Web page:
Learning About Learning Golf
Last week my partner in EIDOLON, Ralph Thompson, came down to Texas for a few days of business planning and lots of golf, as we always do.

Ralph's a 12-15 handicap player, and is more determined to improve than anyone I’ve ever known. But he’s a tinkerer, both in equipment and his swing. As his personal “guru”, when we get together, I first have to “undo” the junk, then we can work on his game.

Ralph’s biggest challenge is distance, and he fights the tendency to take the club too far back in an attempt to hit it further. So we talked about his new backswing and impact positions over a glass (or more !) of wine one night, and headed to the range the next morning. We worked on these basics again, and then he began pounding balls while I was in the cart doing a radio show by phone with a Houston station. Watching him get frustrated, but being focused on my interview, I waved at him to stop and rest til I was through.

When I finished, I explained that learning new positions and moves in the golf swing require lots of “re-training” of muscles and mind. And pounding golf balls isn’t the answer.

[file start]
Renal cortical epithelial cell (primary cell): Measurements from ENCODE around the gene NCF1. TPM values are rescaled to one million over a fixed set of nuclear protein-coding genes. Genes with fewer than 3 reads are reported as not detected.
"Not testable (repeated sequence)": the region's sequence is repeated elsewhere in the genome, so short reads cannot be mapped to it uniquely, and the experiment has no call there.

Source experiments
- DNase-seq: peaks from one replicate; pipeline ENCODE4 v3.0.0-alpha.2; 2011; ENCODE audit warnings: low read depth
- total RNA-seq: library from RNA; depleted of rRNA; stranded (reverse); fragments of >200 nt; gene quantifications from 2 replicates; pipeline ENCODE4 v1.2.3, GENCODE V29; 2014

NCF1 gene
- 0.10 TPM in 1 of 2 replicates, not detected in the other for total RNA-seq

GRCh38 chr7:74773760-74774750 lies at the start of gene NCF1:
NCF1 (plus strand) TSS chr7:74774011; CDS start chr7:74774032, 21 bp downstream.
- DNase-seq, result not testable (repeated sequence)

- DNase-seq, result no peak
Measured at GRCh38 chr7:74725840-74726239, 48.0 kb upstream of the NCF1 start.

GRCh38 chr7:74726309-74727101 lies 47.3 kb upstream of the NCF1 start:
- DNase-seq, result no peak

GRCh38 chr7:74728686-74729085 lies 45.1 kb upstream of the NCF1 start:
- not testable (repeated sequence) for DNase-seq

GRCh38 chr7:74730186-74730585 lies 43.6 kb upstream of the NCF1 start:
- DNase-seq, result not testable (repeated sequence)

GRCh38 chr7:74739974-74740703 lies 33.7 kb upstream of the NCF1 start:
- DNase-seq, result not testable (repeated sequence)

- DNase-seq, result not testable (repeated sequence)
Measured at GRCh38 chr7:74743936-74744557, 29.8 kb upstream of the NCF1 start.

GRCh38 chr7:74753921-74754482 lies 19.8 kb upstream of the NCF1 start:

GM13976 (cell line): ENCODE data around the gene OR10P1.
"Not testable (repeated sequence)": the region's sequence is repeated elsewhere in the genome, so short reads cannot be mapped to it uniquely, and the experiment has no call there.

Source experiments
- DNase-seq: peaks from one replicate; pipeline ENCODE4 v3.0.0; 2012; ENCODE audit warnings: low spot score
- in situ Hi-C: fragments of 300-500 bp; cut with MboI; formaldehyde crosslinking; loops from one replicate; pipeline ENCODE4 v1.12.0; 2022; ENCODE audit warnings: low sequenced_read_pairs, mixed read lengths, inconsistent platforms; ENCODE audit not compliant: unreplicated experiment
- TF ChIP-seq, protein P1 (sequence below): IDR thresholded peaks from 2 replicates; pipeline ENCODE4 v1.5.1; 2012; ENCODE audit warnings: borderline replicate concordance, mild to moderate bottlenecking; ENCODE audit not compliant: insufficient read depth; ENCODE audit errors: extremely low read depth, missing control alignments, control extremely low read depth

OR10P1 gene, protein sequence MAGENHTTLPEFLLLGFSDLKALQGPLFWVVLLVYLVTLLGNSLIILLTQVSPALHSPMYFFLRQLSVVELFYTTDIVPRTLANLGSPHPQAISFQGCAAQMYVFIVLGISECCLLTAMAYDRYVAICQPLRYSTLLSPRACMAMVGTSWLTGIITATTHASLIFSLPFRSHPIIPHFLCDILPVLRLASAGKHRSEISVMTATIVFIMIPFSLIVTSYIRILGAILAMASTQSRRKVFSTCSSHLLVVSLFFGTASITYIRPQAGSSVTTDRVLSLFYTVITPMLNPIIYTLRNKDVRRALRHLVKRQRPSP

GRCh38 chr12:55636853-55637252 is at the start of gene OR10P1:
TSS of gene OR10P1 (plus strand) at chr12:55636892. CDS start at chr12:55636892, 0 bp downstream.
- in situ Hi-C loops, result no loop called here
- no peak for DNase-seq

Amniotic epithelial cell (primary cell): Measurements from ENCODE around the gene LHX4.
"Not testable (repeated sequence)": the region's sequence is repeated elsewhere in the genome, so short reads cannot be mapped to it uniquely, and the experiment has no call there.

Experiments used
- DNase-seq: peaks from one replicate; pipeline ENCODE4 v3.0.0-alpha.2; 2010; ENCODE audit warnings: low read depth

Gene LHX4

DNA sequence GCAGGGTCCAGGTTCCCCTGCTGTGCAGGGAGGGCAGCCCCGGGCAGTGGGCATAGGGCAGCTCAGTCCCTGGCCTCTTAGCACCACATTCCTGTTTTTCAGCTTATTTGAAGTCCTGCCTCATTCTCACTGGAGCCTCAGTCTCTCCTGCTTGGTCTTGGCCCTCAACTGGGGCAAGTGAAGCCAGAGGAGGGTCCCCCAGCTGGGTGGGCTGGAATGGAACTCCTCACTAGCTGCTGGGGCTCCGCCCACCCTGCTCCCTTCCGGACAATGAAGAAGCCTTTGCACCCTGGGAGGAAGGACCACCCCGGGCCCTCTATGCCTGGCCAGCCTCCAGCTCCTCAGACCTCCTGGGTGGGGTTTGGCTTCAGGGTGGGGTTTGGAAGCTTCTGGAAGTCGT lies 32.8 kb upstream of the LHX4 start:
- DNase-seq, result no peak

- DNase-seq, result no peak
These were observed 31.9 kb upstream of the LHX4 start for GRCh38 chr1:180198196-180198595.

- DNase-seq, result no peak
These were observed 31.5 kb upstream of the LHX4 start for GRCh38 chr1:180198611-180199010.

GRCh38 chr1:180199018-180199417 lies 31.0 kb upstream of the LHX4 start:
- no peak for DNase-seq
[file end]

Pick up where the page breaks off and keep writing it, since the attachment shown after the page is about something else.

When you're trying to learn something new, work slower and more deliberately. You should not be hitting more than one ball every couple of minutes. The time between shots should be spent rehearsing these new positions and moves you're trying to build into your swing.

Work in slow motion, stop and pose in various positions to give your body a chance to learn these new things.

Each swing at a ball is only a “test” of the learning process, not the process itself. And the objective is not to hit a good shot, but to swing with the new moves and see what happens.

And take a tip from Tiger, who has successfully rebuilt his swing at least twice. He wrote that he practices at 50% clubhead speed when he’s trying to learn something new. He mentioned in this particular article I read that he works on swing changes while hitting 7-irons 130 yards !

This, he said, gives his body time to incorporate the changes and allows he and his coach to feel and see more accurately what he is doing – right AND wrong.

And be patient. Learning is not a one-session thing. If you're trying to learn new things in your golf, practice at home, in your office, in your mind. And THEN take it to an actual golf ball.

I’d love to hear from those of you who’ve made significant swing changes. Please share your experiences, ideas and successes with all the rest of us who are always trying.
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Terry Koehler is "The Wedge Guy" and President of SCOR Golf- The Short Game Company.

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